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One-of-a-kind USC overwhelms Oregon, could trouble Gonzaga in Elite Eight

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If there is one irrefutable lesson from the 2021 NCAA men’s basketball tournament so far, it’s that toppling top-seeded Gonzaga is going to require one hell of an effort.

But if there is one lesson from the Sweet 16, it might just be that USC is one of a few teams capable of the Herculean feat.

The sixth-seeded Trojans overwhelmed No. 7 seed Oregon on Sunday night, and advanced to the Elite Eight with an 82-68 victory.

Evan Mobley, its star freshman, put on a show. He punctuated it, and the win, with the dunk of the tournament.

The Trojans will get exactly 43 hours of rest. On Tuesday, they’ll meet the tournament’s overwhelming favorite. And if their last two games are any indication, they’re ready for battle.

USC’s zone stifles Oregon

Oregon entered the game still buzzing from a second-round blitz of No. 2 seed Iowa. And ever so briefly, it picked up where it left off, pushing the pace and draining contested 3s late in the shot clock.

“They have five forwards and guards that can all shoot the 3,” USC coach Andy Enfield said postgame. “They can all drive and kick out. So they made some shots early.”

But it quickly became clear that USC posed a different challenge. A tall, long, active, well-drilled, freakishly athletic challenge. A unique challenge that decimated Kansas in the Round of 32, and befuddled the Ducks on Sunday night too.

USC opened in the man-to-man defense that it played roughly 90% of the season. But in the man-to-man, Oregon’s five-out offense pulled Mobley, a 7-foot shot-blocker, away from the rim. Enfield recognized this. He flipped to a zone he’d first taught during preseason camp, but used sparingly over the past four months.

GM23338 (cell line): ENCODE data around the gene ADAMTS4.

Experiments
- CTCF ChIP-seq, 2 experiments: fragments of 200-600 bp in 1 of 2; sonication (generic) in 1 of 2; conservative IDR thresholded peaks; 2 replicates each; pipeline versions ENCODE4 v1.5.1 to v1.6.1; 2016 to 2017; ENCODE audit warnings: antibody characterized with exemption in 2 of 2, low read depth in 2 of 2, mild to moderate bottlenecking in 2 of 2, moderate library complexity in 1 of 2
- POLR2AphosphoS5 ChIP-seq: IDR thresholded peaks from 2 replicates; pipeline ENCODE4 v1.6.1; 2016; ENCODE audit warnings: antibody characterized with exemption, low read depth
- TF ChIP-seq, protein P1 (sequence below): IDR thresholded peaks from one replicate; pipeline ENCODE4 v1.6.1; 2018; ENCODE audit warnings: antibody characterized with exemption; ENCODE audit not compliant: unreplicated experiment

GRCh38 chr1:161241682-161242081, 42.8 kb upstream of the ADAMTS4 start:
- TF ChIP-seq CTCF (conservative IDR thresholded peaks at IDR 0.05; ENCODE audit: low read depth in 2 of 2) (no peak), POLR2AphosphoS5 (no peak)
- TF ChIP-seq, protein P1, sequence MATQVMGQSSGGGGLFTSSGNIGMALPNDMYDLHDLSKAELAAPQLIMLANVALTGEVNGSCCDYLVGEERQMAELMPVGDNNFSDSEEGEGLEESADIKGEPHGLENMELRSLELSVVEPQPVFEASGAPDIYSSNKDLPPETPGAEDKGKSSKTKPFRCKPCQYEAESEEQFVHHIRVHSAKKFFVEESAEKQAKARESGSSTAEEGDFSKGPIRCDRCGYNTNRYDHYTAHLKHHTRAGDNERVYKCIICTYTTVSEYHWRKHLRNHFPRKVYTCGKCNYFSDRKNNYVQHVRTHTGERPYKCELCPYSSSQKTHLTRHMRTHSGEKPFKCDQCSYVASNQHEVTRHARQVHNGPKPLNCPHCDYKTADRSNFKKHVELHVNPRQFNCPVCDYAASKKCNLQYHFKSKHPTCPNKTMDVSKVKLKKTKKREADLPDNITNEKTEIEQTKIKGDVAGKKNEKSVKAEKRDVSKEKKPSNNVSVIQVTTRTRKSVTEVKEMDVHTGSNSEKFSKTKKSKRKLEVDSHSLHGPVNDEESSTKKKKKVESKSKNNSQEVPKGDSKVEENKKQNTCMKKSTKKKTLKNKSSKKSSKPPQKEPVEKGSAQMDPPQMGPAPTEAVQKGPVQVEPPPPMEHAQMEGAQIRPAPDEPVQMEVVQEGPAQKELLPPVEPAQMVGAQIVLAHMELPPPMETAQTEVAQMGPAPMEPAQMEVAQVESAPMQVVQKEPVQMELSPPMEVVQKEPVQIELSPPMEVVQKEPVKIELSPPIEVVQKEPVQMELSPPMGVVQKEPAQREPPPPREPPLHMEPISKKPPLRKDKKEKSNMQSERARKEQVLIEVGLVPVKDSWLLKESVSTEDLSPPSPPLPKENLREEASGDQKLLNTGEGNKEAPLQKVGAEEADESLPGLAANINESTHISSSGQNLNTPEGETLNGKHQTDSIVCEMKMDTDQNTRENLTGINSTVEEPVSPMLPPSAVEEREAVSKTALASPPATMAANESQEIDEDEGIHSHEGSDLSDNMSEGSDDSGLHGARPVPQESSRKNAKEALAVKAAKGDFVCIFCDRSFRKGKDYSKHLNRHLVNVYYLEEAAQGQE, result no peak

“The zone kept Evan in the middle,” Enfield explained. And it flipped the game.

It swallowed up Oregon’s versatile wings. It threw obstacles into passing lanes, and disrupted rhythm. And when Oregon penetrated the zone, Mobley awaited. The freshman blocked shots, and affected shots, and deterred shots.

The high-flying Ducks had scored 55 points in the first half against Iowa. USC held them to 26. And on the other end, it was delightfully efficient. Mobley and his older brother, Isaiah, towered above their counterparts down low. Out on the perimeter, seniors Isaiah White and Tahj Eaddy each hit a couple 3s.

Of USC’s first 33 points, 16 came in the paint, 15 from beyond the arc, and two from the free throw line. The final two of the 33 closed a 12-0 run, and gave the Trojans a 33-19 lead. They never looked back.

They did go scoreless for a five-minute stretch in the second half, and flirted with allowing Oregon back in the game. But the Ducks never got closer than within nine after halftime. Eaddy drilled a 3 to end the drought, and end any hopes of a comeback.

The Mobleys put on a multi-faceted show

The Mobley brothers only combined for 23 points. But they were arguably the two most important players on the floor. Evan, a soon-to-be top-five NBA draft pick, did a little bit of everything.

Rebounds and dunks? Of course.

Turnaround jumper? Cash.

Between-the-legs dribble to penetrate and dish to his brother for a jam? Sure.

Terrifying posters? My goodness, yes.

Isaiah, a sophomore, was pretty impressive himself. USC occasionally used the brothers’ ball-handling skills to break a tricky Oregon press. Isaiah, on one occasion, went coast-to-coast for a twisting layup – and one.

An Elite Eight battle of titans

The Trojans can’t match up with Gonzaga’s guards. They’ll be underdogs on Tuesday at 7:15 ET when they meet the No. 1 overall seed in the Elite Eight.

But the Zags will need an answer for USC’s size – and for the skill that was on display Sunday night.

The Trojans’ are the tallest and longest team remaining in the tournament, with four starters 6-foot-7 or taller. They’ve emerged from the West region as a one-of-a-kind challenger to the undefeated, untouched favorite. Tuesday evening will pit this season’s best 2-point defense (USC’s) against college basketball’s best 2-point offense ever (Gonzaga’s).

After Sunday’s win, White, the USC senior, was asked about the matchup with Gonzaga.

“I don’t know about what everyone else is saying,” he said. “All I know is that this team is special. And we believe we can beat anybody.”

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